Results for: “Business & Economics”
|Gordon, James A.||Rothstein Publishing|
Comprehensive Emergency Management for Local Government
Prior to undertaking the emergency planning exercise, an understanding of the basic concepts behind local government emergency planning must be gained. The generic planning process,
Concept of Operation and the four phases of
Comprehensive Emergency Management will be introduced. Finally, the ability to see the local emergency plan in the larger regional/county/state/province context will complete an exposure to the nature of local government emergency planning.
BASIC CONCEPTS AND CRITICAL ELEMENTS
When an emergency occurs, the local government is usually the first to become aware of it and often mounts the first attempt to deal with it. Most provinces and states view local government as the “first line of response” in emergency situations
Local Government Emergency Planning
with provincial or state resources only being dedicated to the effort when local resources are no longer capable of addressing the scale of the emergency.See All Chapters
|Eric Bing||Berrett-Koehler Publishers||ePub|
Every four minutes over fifty children under the age of five die. Thats almost 7 million children per year. And nearly one-third of these children die within the first month of life. In the same four minutes, two mothers lose their lives while trying to give birth to a child. And nearly every time these tragedies occur, they are happening in a developing country.1
Pharmacy on a Bicycle is about innovative and entrepreneurial solutions to these global health calamities and about how all organizationsgovernments, NGOs, businesses, and donorscan use the solutions to maximum effect.
Nearly 7 million children could be saved by simple things such as providing a mother with prenatal care and encouraging her to give her baby breast milk and clean water, get postnatal care, and receive appropriate vaccinations.2 A small dose of daily aspirin might reduce risk of death from heart attack or stroke and simultaneously cut the risk for some cancers.3
Deaths from cervical cancer could be cut with a simple drop of vinegar applied to the cervix to help a clinician identify potentially cancerous cells,4 kids could learn better with inexpensive glasses,5 and depression could be relieved, or a suicide prevented, by talking with a trained lay counselor.6See All Chapters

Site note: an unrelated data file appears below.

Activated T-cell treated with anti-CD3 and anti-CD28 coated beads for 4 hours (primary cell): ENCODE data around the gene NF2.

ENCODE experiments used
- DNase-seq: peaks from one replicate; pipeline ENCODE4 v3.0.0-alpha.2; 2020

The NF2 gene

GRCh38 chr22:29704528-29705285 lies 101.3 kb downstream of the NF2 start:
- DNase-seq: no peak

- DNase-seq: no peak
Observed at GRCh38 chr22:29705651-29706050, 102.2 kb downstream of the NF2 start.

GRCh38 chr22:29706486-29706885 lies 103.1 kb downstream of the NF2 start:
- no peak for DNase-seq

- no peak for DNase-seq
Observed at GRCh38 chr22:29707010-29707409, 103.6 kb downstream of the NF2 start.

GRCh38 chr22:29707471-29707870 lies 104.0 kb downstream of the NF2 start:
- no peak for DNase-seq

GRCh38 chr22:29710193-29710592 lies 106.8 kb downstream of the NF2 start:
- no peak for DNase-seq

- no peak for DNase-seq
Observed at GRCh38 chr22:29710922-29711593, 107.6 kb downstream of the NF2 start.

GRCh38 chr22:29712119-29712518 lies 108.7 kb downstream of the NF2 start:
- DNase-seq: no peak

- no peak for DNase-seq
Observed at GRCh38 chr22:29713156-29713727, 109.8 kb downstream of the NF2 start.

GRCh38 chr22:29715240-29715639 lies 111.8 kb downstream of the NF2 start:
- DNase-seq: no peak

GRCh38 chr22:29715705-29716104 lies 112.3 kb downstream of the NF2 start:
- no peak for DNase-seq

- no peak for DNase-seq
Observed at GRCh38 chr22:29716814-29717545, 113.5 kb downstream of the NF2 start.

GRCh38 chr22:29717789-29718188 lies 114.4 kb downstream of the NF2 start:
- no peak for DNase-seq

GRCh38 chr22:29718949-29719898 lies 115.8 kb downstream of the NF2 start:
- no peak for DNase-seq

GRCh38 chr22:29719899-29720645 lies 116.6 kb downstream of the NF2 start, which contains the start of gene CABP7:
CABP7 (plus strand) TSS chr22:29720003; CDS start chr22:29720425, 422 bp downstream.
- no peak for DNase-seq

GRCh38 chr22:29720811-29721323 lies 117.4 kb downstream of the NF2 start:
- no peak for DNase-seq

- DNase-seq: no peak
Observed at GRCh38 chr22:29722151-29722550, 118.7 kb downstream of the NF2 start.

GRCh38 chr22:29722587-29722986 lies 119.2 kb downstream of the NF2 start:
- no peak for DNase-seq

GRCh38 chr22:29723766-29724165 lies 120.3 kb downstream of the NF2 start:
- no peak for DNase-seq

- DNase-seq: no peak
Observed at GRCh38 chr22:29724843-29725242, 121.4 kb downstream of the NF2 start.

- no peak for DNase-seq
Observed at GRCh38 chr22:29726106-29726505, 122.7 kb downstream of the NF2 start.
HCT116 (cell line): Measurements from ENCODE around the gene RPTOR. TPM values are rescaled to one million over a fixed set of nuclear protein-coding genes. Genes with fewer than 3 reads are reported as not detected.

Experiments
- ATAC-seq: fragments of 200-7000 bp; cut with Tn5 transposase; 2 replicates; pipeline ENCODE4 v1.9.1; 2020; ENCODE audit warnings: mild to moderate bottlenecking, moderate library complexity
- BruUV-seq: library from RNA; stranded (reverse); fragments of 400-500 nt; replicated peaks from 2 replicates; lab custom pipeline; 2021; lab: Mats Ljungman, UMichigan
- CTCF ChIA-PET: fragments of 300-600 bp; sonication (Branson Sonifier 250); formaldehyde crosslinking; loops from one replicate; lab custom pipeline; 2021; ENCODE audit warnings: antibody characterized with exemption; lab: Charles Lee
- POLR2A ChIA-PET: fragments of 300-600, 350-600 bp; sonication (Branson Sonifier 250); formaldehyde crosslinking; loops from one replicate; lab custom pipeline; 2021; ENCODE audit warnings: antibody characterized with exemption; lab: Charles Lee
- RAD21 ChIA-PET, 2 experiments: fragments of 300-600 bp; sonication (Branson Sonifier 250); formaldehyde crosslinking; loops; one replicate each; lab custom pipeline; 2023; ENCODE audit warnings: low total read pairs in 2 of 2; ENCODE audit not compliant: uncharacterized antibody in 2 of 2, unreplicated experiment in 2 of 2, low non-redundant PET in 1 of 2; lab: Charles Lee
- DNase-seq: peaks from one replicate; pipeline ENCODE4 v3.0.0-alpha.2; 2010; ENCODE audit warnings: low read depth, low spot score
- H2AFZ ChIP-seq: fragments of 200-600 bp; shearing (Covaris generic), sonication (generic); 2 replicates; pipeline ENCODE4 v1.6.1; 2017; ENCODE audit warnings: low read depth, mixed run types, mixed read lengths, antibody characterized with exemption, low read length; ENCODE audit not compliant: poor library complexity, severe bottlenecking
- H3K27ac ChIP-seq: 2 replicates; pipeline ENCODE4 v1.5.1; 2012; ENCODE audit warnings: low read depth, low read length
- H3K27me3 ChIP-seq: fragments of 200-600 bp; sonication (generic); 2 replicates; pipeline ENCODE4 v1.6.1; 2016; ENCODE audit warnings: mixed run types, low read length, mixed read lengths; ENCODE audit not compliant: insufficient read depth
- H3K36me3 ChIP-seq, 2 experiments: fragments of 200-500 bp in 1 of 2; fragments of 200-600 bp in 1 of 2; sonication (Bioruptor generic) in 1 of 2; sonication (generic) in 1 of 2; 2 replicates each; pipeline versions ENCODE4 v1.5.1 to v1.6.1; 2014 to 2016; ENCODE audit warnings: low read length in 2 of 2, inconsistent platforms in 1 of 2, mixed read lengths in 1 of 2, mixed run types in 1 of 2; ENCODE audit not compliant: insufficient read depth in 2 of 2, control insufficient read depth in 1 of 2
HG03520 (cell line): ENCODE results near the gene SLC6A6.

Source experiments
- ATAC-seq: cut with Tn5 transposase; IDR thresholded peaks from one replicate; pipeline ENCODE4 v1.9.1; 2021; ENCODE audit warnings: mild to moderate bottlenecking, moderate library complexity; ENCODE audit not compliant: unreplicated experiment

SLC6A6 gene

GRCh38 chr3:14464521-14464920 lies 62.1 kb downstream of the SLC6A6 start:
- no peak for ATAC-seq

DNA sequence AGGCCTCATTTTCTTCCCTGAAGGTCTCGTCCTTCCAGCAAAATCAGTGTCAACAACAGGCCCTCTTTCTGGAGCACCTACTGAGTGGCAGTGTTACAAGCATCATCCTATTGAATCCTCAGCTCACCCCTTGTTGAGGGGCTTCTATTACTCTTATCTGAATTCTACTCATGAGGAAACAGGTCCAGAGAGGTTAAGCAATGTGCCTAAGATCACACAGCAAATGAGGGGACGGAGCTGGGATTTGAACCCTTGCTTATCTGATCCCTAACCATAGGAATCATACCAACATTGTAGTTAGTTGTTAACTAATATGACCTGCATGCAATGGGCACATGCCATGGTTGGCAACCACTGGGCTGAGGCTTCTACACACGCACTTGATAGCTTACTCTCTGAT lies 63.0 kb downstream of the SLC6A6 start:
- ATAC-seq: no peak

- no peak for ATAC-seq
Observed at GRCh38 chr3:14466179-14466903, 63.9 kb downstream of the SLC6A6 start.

|Beverly Kaye||Berrett-Koehler Publishers||ePub|
Why is it that getting feedback at work can feel like going to the dentist? We avoid it, pretend everything is just fine, and don’t get preventive check ups. The result can be painful— ever had a root canal? We know dozens of people who derailed (failed to achieve the success they or others thought possible), largely because they didn’t know how people saw them.
You need regular, honest feedback from your boss, coworkers, customers, and friends. You need straight talk from them about your relative strengths and weaknesses. That honest input is critical to your development, your success, and, ultimately, your satisfaction at work.
Yet, many people complain about not getting enough feedback. They say, “We don’t have formal reviews,” or “I get almost no input, and when I do, it isn’t specific.” They wait for input and expect honesty. Don’t wait for your boss, or others, to tell you the truth. Go after it.
Did you ever consider truth telling as a gift? If you see it that way, it will be much easier to take—and to give. 131See All Chapters
|Marlene Caroselli||HRD Press, Inc.|
#32: Blues on Parade
Participants will be asked to solve the 15 puzzles that are posted around the room during morning breaks. Just before lunch, you will determine who has solved the most problems.
To stimulate creative thought about cause-specific problems and to create a structure for participants to get to know one another better.
15 blue self-adhesive circles for each two participants
15 sheets of 8½ x 11 typing paper
Marking pens (ideally blue in color)
Three token prizes
About 10 minutes altogether
On each of the sheets of paper, write (ideally with a blue marking pen) one of the following puzzles, and post the sheets around the room:
1) B N
9) W C W
2) B & B
10) W E
3) B C S
11) W as a G
4) C M M B
12) J W S
5) O in a B M
13) W K
6) W C
14) S W
7) B B M
15) W C of D
This exercise works best as an opening activity. As participants enter, pair them off two-by-two, ask them to sit together as a pair, and give 15 blue selfadhesive circles to each pair. Explain that one person will write his or her name on seven of the circles and his or her partner will write his or her name on the remaining eight. If there is one person left, he or she can either join a pair to create a triad (then give five adhesive circles to each member of the triad) or can work alone (using all 15 circles). The size of the group has no bearing on the effectiveness of this icebreaker.See All Chapters
|Editors at JIST||JIST Publishing||ePub|